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Soy Roy: With Marketing, Timing Is Everything

Soybeans Hit 46¢ Higher Than Harvest Low

Farmers in eastern Nebraska are eagerly awaiting what most of us think will be extremely good crops of soybeans and corn.

Harvest of soybeans is still about a week away. A few of the earliest fields of corn have already been combined where the terminals will take wet corn. I do not know of anyone who is drying corn at this early date.

Many farmers watch the crops with one eye and the markets with the other eye for a signal that it is time to sell soybeans. I get calls asking me if the recent price rally is an indication that the harvest low is past and that they should be selling new-crop grain. To qualify my comments, I will describe the current market situation and where I think prices are headed.

First of all, on September 9, I started tracking the prices that are necessary to make a judgment on selling in the dead-cat bounce. I am tracking new-crop cash bids at my local elevator as well as January futures. Tracking these two numbers gives me not only the prices but also the basis between cash and futures. To get a sell signal for making sales, the prices for both need to be at least 35¢ over the harvest low. This means that I also need to know the price at the harvest low.

One of the things that makes the process difficult is that you do not know where or when the harvest low is until it is past. The low normally comes around October 1. On rare occasions, it has been much later. There were occasions when it was as late as November or early December. The important thing to consider is that the October time frame is so reliable that that marketers need to treat the major low as the harvest low, even if there is a rare occurrence when it comes much later.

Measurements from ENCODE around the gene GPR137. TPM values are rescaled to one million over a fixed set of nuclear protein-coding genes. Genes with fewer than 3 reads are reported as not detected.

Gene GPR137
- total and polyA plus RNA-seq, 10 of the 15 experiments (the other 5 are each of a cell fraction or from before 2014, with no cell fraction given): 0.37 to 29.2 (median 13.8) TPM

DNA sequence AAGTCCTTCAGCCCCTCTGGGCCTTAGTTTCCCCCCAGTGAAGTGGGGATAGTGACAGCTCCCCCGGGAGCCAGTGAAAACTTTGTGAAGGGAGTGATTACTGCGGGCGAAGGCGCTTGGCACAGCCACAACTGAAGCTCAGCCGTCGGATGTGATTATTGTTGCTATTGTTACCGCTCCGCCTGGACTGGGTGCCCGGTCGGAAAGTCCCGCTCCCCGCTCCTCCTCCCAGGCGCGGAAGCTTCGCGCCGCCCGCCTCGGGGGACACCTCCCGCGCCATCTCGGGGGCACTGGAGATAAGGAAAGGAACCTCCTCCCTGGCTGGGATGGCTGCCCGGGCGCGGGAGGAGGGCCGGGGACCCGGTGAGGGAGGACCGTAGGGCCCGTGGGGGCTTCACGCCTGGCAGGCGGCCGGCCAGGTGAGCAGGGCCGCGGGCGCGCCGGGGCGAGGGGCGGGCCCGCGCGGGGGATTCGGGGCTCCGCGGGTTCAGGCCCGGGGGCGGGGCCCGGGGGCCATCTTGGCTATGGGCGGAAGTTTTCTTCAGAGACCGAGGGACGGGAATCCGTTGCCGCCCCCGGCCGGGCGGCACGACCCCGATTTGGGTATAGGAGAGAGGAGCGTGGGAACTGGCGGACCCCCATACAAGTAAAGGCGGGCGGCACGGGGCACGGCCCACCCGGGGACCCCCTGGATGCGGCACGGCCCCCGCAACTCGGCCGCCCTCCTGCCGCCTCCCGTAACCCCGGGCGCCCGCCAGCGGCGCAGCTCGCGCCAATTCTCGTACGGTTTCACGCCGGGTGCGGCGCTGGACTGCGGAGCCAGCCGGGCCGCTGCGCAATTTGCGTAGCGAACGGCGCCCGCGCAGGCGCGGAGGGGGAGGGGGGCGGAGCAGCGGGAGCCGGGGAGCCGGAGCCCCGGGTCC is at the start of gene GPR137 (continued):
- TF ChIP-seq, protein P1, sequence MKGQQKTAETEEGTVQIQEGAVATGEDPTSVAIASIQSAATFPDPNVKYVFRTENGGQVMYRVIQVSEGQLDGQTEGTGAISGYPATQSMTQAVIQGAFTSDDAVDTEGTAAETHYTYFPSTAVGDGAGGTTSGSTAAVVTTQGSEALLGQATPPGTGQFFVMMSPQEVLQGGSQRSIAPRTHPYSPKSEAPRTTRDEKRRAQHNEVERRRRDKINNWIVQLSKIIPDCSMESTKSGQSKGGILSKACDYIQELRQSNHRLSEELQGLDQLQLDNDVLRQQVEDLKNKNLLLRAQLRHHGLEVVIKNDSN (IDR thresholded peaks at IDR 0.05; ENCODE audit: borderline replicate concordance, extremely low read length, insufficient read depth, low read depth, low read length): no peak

The most difficult judgment that has to be made is knowing when the bounce is over. It has always lasted at least 35¢ over the harvest low. A rally of 50¢ is common. In high price years the price improvement can be as much as $1 a bushel. As of the close of trading this Thursday, the price rally was good for 46¢ before falling back on Friday.

That exceeds our goal of 35¢ but less than 50¢. The elapsed time so far has been seven days. That also falls short of our goal of 10 days over the harvest low. The harvest low, so far, has been a little earlier than normal. Yet, there are still several days to go.

Is it possible that the harvest low is past? Anything is possible. Is it possible that the dead-cat bounce has started? It could be, but not likely. Patience and self-discipline are the keys to successful use of the dead-cat bounce. There have been years when the profit from a year’s crop has come from the better prices the farmer got from this one strategy in the futures and cash markets. Stay in touch. I will keep the action in the soybean market updated on a regular basis.

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